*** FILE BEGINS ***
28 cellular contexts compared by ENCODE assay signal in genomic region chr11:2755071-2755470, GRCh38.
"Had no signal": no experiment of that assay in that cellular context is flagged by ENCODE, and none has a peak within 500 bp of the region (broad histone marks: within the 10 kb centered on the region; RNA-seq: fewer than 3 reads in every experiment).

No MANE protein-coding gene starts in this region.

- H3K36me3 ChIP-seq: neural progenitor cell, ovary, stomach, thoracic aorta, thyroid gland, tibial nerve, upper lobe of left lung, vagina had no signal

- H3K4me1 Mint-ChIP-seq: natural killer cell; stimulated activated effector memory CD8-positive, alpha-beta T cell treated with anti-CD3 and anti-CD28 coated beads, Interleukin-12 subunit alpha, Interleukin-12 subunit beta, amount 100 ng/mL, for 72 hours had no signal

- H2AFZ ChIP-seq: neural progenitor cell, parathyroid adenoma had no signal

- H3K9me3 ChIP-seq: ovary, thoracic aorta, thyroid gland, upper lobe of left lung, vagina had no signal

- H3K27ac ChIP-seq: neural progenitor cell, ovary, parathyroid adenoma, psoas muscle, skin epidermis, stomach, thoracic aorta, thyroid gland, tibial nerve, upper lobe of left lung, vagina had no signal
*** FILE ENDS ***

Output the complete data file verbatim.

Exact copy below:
28 cellular contexts compared by ENCODE assay signal in genomic region chr11:2755071-2755470, GRCh38.
"Had no signal": no experiment of that assay in that cellular context is flagged by ENCODE, and none has a peak within 500 bp of the region (broad histone marks: within the 10 kb centered on the region; RNA-seq: fewer than 3 reads in every experiment).

No MANE protein-coding gene starts in this region.

- H3K36me3 ChIP-seq: neural progenitor cell, ovary, stomach, thoracic aorta, thyroid gland, tibial nerve, upper lobe of left lung, vagina had no signal

- H3K4me1 Mint-ChIP-seq: natural killer cell; stimulated activated effector memory CD8-positive, alpha-beta T cell treated with anti-CD3 and anti-CD28 coated beads, Interleukin-12 subunit alpha, Interleukin-12 subunit beta, amount 100 ng/mL, for 72 hours had no signal

- H2AFZ ChIP-seq: neural progenitor cell, parathyroid adenoma had no signal

- H3K9me3 ChIP-seq: ovary, thoracic aorta, thyroid gland, upper lobe of left lung, vagina had no signal

- H3K27ac ChIP-seq: neural progenitor cell, ovary, parathyroid adenoma, psoas muscle, skin epidermis, stomach, thoracic aorta, thyroid gland, tibial nerve, upper lobe of left lung, vagina had no signal